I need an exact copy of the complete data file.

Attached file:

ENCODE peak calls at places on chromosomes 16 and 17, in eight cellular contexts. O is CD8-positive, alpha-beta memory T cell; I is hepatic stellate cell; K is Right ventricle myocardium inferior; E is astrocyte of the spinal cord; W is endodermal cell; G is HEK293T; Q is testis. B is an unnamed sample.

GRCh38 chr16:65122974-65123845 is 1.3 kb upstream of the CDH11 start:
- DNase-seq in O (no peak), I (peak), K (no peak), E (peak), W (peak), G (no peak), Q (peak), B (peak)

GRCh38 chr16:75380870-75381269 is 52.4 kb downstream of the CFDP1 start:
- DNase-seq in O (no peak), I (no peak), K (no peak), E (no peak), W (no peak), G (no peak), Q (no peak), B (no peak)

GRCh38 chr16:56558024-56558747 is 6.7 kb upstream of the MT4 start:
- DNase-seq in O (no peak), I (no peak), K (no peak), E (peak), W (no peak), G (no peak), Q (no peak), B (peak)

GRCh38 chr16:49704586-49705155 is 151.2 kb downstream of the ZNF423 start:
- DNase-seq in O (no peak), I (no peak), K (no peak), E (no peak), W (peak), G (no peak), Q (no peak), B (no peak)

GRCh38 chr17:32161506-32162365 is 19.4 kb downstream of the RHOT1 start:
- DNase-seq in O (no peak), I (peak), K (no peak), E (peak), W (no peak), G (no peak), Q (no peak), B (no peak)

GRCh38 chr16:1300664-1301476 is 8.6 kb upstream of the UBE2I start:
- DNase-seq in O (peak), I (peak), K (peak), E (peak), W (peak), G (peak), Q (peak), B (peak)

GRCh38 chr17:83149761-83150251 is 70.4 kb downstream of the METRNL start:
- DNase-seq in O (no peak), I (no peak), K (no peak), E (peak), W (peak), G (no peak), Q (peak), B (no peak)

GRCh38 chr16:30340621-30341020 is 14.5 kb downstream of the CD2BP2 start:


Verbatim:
ENCODE peak calls at places on chromosomes 16 and 17, in eight cellular contexts. O is CD8-positive, alpha-beta memory T cell; I is hepatic stellate cell; K is Right ventricle myocardium inferior; E is astrocyte of the spinal cord; W is endodermal cell; G is HEK293T; Q is testis. B is an unnamed sample.

GRCh38 chr16:65122974-65123845 is 1.3 kb upstream of the CDH11 start:
- DNase-seq in O (no peak), I (peak), K (no peak), E (peak), W (peak), G (no peak), Q (peak), B (peak)

GRCh38 chr16:75380870-75381269 is 52.4 kb downstream of the CFDP1 start:
- DNase-seq in O (no peak), I (no peak), K (no peak), E (no peak), W (no peak), G (no peak), Q (no peak), B (no peak)

GRCh38 chr16:56558024-56558747 is 6.7 kb upstream of the MT4 start:
- DNase-seq in O (no peak), I (no peak), K (no peak), E (peak), W (no peak), G (no peak), Q (no peak), B (peak)

GRCh38 chr16:49704586-49705155 is 151.2 kb downstream of the ZNF423 start:
- DNase-seq in O (no peak), I (no peak), K (no peak), E (no peak), W (peak), G (no peak), Q (no peak), B (no peak)

GRCh38 chr17:32161506-32162365 is 19.4 kb downstream of the RHOT1 start:
- DNase-seq in O (no peak), I (peak), K (no peak), E (peak), W (no peak), G (no peak), Q (no peak), B (no peak)

GRCh38 chr16:1300664-1301476 is 8.6 kb upstream of the UBE2I start:
- DNase-seq in O (peak), I (peak), K (peak), E (peak), W (peak), G (peak), Q (peak), B (peak)

GRCh38 chr17:83149761-83150251 is 70.4 kb downstream of the METRNL start:
- DNase-seq in O (no peak), I (no peak), K (no peak), E (peak), W (peak), G (no peak), Q (peak), B (no peak)

GRCh38 chr16:30340621-30341020 is 14.5 kb downstream of the CD2BP2 start: